Given the way Perras had been shamelessly plugged across the more shameless comedy shows on Telehit, we had both been expecting this festival reject to be both amateurish and trashy, but it turned out to be a more substantial work than either of us had anticipated. (We might have guessed this had we then known that it began life as a work for the stage scripted by debut director Guillermo Ríos.)
Now, I've recently had cause to re-flag my insight that Mexico and Japan share an occasionally creepy pop cultural fixation with adolescent schoolgirls and the similarities and cross-currents are very much to the fore again here. It's frankly hard not to smirk at the underlying intentions of an film which wishes to document the over-sexualising of teenagers whilst seeking to titilate its audience with the very same phenomenon.
Yet in truth, these kind of fourteen-year-olds do exist in some quantity down here south of the border. Part of the power of this film to disturb was the frisson of recognition. Ríos has more on his mind than prematurely misplaced innocence however, as the core scenario sees the ten girls of his ensemble cast locked away in detention, uncertain of which of their number has done the unnamed terrible thing to cause this punishment. As the collective polemic ensues, Ríos flashes us back to prior events in school, and several of the girls recount a more personal story which touch on some of Mexico's more familiar endemic difficulties.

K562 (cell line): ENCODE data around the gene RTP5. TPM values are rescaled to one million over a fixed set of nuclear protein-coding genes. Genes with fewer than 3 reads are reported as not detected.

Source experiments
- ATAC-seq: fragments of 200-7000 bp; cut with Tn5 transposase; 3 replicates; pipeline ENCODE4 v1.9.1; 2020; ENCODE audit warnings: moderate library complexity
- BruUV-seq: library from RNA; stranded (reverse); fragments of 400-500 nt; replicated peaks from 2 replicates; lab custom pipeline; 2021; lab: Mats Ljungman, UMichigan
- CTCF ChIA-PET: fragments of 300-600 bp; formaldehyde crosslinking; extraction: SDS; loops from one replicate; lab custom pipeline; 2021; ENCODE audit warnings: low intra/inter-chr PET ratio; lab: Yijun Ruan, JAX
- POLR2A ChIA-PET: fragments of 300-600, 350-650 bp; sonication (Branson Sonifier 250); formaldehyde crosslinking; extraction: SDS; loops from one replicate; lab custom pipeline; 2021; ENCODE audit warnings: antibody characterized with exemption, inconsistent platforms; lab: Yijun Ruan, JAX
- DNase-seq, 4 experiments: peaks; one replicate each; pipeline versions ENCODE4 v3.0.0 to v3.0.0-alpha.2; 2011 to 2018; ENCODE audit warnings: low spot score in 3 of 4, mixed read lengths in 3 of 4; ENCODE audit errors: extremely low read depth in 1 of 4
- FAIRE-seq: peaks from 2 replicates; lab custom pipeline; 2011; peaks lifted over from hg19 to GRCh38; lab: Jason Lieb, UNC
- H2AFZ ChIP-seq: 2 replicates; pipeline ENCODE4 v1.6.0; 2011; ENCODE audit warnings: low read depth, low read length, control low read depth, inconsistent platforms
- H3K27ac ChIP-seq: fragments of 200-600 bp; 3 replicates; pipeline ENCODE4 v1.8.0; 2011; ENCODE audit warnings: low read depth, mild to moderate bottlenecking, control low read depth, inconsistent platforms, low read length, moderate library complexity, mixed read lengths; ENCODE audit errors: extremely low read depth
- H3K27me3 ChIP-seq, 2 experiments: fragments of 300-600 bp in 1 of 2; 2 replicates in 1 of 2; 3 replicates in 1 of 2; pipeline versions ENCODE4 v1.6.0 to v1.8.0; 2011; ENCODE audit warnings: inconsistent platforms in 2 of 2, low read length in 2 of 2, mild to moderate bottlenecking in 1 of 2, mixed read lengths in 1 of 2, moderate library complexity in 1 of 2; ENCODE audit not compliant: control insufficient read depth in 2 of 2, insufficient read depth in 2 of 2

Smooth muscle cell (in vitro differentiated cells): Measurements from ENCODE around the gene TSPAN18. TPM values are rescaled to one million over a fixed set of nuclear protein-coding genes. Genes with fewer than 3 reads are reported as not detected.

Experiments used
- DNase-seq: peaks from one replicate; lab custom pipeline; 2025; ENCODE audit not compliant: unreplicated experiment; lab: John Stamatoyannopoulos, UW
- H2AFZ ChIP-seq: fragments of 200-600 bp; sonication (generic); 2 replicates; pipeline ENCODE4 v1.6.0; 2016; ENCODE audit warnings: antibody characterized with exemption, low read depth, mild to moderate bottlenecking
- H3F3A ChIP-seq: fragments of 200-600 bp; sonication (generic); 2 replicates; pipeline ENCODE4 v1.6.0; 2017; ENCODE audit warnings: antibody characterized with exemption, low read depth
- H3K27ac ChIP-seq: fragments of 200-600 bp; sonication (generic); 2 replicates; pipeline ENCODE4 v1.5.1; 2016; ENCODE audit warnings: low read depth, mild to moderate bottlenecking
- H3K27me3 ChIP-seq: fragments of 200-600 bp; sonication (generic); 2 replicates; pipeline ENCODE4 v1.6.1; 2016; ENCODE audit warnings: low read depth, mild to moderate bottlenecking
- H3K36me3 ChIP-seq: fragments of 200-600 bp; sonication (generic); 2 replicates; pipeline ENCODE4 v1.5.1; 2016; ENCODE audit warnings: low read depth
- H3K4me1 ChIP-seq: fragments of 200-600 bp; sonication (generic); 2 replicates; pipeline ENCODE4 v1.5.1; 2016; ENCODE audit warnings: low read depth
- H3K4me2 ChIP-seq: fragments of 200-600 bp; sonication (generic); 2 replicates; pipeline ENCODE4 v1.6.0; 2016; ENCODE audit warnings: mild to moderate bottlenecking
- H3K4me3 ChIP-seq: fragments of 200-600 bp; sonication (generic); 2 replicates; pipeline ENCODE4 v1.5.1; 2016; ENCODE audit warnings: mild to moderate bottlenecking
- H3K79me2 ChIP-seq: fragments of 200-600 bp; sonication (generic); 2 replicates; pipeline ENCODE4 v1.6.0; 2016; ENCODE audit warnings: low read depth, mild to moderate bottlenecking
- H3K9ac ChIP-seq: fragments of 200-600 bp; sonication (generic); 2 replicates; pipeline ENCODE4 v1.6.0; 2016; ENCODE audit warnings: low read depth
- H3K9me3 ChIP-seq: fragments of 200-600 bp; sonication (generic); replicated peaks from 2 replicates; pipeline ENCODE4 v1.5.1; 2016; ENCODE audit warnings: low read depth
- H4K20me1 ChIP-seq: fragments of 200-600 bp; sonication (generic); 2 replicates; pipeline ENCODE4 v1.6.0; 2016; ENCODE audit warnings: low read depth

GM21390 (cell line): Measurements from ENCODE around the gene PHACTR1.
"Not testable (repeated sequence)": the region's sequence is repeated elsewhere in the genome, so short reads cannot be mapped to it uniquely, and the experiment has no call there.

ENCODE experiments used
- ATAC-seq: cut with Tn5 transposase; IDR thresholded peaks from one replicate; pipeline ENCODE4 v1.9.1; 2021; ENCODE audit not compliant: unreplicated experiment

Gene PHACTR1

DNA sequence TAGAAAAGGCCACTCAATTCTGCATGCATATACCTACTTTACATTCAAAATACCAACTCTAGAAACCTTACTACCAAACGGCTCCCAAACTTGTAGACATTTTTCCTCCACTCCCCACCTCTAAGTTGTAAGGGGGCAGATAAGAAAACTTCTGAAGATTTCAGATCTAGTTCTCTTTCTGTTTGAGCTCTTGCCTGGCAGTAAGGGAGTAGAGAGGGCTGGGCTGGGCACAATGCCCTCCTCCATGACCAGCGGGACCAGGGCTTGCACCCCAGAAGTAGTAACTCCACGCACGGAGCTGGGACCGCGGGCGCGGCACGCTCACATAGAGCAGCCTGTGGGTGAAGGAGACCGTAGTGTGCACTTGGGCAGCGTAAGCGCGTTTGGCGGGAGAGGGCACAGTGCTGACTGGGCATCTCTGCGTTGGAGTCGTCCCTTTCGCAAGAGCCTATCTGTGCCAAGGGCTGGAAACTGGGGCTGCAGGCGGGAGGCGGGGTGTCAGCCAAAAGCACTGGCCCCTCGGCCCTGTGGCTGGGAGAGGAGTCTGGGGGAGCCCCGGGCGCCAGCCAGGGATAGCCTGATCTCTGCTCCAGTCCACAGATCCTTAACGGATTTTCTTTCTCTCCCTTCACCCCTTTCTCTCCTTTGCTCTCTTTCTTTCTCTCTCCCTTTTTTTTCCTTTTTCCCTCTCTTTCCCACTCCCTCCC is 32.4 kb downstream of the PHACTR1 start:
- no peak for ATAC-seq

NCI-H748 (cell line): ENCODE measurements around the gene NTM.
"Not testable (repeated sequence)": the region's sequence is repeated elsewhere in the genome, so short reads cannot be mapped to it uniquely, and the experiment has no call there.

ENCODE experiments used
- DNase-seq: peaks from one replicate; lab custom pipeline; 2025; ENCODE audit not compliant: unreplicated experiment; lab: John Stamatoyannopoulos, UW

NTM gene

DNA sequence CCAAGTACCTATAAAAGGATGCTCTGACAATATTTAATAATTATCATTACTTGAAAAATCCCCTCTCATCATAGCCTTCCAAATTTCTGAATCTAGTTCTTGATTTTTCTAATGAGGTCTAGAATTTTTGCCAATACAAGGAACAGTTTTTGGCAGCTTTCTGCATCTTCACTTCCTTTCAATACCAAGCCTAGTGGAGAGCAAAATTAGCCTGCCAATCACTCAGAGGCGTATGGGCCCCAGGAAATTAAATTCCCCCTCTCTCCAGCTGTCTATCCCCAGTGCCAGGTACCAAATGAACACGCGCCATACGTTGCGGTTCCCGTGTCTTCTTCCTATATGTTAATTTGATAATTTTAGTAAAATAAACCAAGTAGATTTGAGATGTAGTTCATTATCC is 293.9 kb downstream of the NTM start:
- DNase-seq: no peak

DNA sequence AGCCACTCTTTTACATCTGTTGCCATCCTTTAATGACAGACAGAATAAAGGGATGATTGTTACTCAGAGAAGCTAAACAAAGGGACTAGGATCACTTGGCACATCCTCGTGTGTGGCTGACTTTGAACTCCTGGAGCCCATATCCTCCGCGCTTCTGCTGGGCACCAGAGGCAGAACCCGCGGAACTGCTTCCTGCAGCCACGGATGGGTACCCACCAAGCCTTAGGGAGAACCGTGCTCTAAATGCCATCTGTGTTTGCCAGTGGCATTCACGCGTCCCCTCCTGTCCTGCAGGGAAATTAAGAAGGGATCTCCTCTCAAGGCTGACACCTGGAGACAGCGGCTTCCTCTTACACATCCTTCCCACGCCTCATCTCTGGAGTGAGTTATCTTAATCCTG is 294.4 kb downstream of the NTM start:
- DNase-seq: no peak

It's a scenario that is perhaps more theatrical than cinematic, though the best of these outgrowths is a delightful animation (another borrowed Asian technique) in which a grandmother is forced to share her home with the family of her hijo patán. Ríos also goes to town a bit with a car crash sequence. The trouble is that on many levels (character, narrative etc.) the whole rather inevitably ends up being less than the sum of its parts. And yet this very unevenness is one of the factors which contributes in the end to maintaining the disguise of the terrible event and the identity of its protagonist.
Over the years I've come to realise that one can almost immediately tell if a movie about Latin America's problems has been made by outsiders or insiders. Sin Nombre and Maria Full of Grace for example, could only have been made by non-indigenous eyes looking in. This kind of ennobled, bleeding heart take on the issues is rarely found in the region's native cinema. Perras is symptomatic of the irreverent local-eye approach we've seen over the years in movies like Matando Cabos, though it lacks the satirical bite of funny yet moving works such as La Nana, Y Tu Mamá Tambien and even El Infierno.
GRADE: B (+)